Defra’s long-promised review into £160 million of disputed EU convergence funding is expected to be announced next week.
However, despite not being officially notified of the review, Rural Secretary Fergus Ewing has already written to Defra Secretary Michael Gove demanding that Scotland has an input into the remit and appointment of investigators.
Speaking exclusively to The Courier ahead of his meeting with Mr Gove and other devolved administrations in London on Monday, Mr Ewing insisted the process to investigate how £160 million of EU funding intended for Scottish farmers ended up being distributed across the UK had to be made jointly.
“I know nothing for sure because he hasn’t had the grace to let us know. However I’m pleased to hear that at long last there’s going to be a review, but this process of instructing the review, the remit, and the people that carry it out must be agreed by the Scottish and UK Governments,” he said.
“If you think you can just dictate who carries it out, pick someone of your choosing that suits you to carry out the review then you’re doing what you did in the first place, making a decision without reference to Scotland and which may well prove to be unfair to Scotland. I have written to Mr Gove ahead of our meeting stating that we want to discuss how the review is carried out.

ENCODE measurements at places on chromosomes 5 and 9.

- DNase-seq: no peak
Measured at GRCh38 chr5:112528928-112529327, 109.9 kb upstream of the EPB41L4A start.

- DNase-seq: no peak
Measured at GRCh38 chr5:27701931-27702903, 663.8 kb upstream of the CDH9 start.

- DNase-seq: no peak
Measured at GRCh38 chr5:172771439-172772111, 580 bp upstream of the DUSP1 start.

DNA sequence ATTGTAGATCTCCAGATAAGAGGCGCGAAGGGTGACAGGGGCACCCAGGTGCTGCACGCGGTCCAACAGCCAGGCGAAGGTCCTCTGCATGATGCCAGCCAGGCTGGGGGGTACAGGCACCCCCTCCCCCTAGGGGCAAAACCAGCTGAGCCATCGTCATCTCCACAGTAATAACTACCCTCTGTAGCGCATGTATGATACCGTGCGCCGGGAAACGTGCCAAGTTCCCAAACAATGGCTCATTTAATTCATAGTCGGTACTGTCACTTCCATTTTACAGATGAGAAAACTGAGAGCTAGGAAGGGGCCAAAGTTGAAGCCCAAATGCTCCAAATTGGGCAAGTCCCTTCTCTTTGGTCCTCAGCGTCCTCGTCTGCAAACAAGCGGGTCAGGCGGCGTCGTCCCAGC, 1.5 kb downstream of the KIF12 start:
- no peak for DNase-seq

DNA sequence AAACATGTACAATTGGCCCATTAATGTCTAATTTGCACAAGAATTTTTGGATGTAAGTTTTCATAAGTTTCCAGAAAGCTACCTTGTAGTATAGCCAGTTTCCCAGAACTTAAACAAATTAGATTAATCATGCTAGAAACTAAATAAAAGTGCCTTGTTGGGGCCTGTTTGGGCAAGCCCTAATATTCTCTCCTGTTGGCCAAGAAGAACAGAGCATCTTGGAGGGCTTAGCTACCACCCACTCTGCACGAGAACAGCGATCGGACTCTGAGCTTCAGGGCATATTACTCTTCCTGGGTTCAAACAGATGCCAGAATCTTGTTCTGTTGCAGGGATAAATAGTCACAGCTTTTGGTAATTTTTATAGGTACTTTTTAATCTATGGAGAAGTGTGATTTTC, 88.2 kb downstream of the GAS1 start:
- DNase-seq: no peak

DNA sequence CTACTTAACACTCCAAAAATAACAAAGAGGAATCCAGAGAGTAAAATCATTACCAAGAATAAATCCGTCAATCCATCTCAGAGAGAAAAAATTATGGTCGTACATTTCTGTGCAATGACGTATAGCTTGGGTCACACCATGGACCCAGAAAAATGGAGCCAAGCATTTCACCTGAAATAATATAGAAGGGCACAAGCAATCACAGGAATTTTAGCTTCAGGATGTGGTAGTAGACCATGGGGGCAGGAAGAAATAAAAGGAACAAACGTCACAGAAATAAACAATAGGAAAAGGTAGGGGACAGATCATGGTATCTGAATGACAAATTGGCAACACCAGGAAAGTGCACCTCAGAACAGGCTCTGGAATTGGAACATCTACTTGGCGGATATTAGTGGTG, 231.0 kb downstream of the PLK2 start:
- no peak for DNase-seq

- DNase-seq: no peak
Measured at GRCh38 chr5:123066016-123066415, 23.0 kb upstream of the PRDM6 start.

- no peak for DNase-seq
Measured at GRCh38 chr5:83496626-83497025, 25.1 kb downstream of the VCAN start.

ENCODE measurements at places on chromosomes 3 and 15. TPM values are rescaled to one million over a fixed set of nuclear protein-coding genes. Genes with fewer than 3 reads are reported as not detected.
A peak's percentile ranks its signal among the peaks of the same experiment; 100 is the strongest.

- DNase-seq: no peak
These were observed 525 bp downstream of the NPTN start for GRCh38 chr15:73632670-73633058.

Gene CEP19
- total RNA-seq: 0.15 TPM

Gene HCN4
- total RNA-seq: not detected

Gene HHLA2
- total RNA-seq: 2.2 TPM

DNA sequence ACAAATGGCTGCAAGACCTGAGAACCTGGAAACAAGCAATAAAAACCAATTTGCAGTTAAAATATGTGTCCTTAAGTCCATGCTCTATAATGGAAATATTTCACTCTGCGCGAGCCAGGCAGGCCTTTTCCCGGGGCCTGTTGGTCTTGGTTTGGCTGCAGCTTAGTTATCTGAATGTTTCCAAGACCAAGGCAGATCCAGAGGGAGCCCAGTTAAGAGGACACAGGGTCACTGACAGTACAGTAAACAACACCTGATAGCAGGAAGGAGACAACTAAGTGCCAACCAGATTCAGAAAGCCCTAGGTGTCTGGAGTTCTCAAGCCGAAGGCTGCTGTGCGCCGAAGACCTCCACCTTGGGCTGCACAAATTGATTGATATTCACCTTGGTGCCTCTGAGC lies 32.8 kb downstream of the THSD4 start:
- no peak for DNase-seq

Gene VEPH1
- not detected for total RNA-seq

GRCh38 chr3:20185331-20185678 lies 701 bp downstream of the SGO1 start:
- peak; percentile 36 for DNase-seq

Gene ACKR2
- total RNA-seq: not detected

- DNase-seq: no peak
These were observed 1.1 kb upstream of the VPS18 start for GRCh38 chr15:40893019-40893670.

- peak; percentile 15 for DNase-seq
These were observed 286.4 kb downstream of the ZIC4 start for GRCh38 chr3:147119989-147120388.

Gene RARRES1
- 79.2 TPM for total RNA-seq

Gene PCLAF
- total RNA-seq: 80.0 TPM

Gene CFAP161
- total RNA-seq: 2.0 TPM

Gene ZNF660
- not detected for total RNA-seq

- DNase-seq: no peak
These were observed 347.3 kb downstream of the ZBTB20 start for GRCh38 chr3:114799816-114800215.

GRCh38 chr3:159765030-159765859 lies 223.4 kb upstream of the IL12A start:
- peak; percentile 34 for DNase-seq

“It would surely be absurd for him to select someone without reference to us, but that seems to have been what he envisages.”
Last month Mr Ewing received a new mandate at Holyrood, including from Conservative MSPs, to pursue Scotland’s claim for EU money which was intended for the most disadvantaged Scottish farmers but which the UK Government instead chose to distribute across the country. Mr Ewing has made it clear he expects the Treasury, rather than farmers in England or Wales, to stump up the disputed cash.
Also on the agenda on Monday is a discussion on Defra’s plans for a post-Brexit funding package for rural Scotland which Mr Ewing fears will be slashed.
“Everything Mr Gove has said would support that theory,” he said.
“At the referendum Mr Gove and Mr Eustice and other pro-Brexit UK ministers said after Brexit the UK Government would at least match the EU money , and that to me is a pledge made by Government Ministers and if a Minister makes a pledge, either they deliver it or they resign.
“So it’s up to Mr Gove to secure the UK Government delivers the pledge he made, which probably led to many people to voting leave in the first place. You can’t go around making huge promises then not expect your peers and colleagues not to call you to account.”